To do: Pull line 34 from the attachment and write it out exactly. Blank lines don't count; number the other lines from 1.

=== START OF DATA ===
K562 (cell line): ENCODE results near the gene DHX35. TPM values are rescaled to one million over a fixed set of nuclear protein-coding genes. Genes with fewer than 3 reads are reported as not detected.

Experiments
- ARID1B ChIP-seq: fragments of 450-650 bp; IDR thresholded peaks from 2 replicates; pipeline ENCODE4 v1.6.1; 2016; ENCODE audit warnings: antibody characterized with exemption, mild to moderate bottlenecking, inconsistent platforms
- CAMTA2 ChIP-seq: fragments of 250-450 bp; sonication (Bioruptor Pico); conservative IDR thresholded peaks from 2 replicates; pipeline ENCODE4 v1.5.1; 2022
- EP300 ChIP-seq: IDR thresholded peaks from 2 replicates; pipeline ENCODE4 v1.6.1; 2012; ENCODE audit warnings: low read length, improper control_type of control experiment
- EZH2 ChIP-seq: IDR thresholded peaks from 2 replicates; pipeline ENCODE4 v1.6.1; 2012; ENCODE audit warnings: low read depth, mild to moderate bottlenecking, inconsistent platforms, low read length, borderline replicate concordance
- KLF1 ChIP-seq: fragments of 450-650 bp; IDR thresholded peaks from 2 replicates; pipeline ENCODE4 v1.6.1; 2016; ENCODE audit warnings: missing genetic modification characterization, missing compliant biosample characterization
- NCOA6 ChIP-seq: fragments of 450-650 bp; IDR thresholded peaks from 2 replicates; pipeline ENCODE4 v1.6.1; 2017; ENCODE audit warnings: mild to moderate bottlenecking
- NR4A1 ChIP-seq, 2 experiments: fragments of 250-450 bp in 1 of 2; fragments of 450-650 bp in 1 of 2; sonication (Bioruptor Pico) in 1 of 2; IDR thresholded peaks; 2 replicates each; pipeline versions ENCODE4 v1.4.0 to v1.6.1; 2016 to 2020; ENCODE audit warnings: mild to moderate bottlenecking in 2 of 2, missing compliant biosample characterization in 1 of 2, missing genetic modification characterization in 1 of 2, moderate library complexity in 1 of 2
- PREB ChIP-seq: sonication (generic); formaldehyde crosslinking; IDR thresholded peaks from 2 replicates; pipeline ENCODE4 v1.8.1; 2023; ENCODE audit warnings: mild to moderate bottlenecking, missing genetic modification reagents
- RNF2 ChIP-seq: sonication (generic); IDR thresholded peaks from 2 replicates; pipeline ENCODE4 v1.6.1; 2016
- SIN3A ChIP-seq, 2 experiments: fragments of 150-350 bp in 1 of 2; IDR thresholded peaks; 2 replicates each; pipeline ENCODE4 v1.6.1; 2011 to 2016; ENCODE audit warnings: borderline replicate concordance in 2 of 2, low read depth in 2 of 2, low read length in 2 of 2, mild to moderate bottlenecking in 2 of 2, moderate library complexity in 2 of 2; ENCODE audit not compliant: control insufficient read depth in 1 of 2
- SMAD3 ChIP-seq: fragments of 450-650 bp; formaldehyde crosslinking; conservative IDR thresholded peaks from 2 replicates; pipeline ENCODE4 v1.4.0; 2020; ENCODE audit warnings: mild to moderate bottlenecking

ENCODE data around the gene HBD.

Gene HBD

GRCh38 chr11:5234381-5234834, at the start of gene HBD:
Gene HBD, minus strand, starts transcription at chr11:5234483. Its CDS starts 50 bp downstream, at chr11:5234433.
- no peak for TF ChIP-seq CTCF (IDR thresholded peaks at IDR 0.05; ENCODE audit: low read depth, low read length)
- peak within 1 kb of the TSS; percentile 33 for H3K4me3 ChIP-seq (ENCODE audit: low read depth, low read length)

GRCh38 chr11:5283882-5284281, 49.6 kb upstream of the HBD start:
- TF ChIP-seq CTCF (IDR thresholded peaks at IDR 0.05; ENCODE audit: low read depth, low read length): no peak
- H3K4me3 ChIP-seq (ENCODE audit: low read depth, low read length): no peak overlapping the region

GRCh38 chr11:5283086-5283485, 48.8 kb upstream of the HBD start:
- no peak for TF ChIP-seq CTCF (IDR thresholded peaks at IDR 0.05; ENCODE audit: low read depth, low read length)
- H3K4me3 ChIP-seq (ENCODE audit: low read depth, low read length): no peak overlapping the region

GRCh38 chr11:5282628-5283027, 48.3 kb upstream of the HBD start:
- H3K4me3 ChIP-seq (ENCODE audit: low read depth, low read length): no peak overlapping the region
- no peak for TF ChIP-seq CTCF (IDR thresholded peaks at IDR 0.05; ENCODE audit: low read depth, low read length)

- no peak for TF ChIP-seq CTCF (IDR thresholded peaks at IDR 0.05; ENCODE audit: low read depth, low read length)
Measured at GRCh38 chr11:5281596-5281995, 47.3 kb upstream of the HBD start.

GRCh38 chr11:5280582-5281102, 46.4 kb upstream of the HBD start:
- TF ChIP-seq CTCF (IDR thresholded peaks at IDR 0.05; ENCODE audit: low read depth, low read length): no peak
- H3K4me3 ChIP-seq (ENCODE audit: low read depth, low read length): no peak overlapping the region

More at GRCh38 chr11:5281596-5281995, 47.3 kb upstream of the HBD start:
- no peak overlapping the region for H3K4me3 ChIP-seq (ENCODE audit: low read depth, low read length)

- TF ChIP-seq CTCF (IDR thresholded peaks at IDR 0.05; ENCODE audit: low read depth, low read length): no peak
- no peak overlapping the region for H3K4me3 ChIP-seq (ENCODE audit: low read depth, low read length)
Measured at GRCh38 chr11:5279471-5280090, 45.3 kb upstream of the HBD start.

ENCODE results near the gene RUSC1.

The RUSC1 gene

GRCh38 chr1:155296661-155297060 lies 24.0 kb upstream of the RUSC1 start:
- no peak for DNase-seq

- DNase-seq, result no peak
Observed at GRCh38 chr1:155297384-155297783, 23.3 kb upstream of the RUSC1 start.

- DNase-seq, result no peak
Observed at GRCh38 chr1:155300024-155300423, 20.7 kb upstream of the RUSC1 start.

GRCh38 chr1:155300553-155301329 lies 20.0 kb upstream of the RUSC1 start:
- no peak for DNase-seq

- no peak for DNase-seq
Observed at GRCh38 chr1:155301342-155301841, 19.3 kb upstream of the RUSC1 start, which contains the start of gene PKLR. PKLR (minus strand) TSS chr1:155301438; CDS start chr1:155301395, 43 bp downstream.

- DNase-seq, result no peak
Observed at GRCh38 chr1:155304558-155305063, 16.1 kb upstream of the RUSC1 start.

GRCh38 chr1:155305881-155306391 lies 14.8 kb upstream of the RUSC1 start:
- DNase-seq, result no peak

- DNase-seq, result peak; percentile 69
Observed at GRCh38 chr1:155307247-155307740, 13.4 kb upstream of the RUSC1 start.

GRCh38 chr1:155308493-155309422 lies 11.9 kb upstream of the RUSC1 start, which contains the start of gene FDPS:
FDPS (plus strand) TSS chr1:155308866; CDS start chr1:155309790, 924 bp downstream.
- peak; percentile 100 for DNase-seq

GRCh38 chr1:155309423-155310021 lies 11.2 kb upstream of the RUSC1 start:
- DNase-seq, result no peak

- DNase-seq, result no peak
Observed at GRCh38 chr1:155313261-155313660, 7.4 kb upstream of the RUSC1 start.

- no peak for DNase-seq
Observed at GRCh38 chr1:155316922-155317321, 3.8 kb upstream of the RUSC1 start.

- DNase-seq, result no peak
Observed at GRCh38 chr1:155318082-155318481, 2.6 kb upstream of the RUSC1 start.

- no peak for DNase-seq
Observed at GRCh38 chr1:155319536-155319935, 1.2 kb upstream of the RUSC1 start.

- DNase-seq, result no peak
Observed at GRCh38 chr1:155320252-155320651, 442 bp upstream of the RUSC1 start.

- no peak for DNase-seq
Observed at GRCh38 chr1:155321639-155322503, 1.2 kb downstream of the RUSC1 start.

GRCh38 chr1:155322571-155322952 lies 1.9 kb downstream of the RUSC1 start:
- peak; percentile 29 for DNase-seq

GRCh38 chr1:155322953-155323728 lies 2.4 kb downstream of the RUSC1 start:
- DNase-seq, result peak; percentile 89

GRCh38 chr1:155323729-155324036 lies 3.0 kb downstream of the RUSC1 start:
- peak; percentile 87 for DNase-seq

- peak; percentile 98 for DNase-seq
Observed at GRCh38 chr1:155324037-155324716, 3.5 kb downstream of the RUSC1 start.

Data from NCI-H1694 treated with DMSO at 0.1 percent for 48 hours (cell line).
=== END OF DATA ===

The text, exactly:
More at GRCh38 chr11:5281596-5281995, 47.3 kb upstream of the HBD start: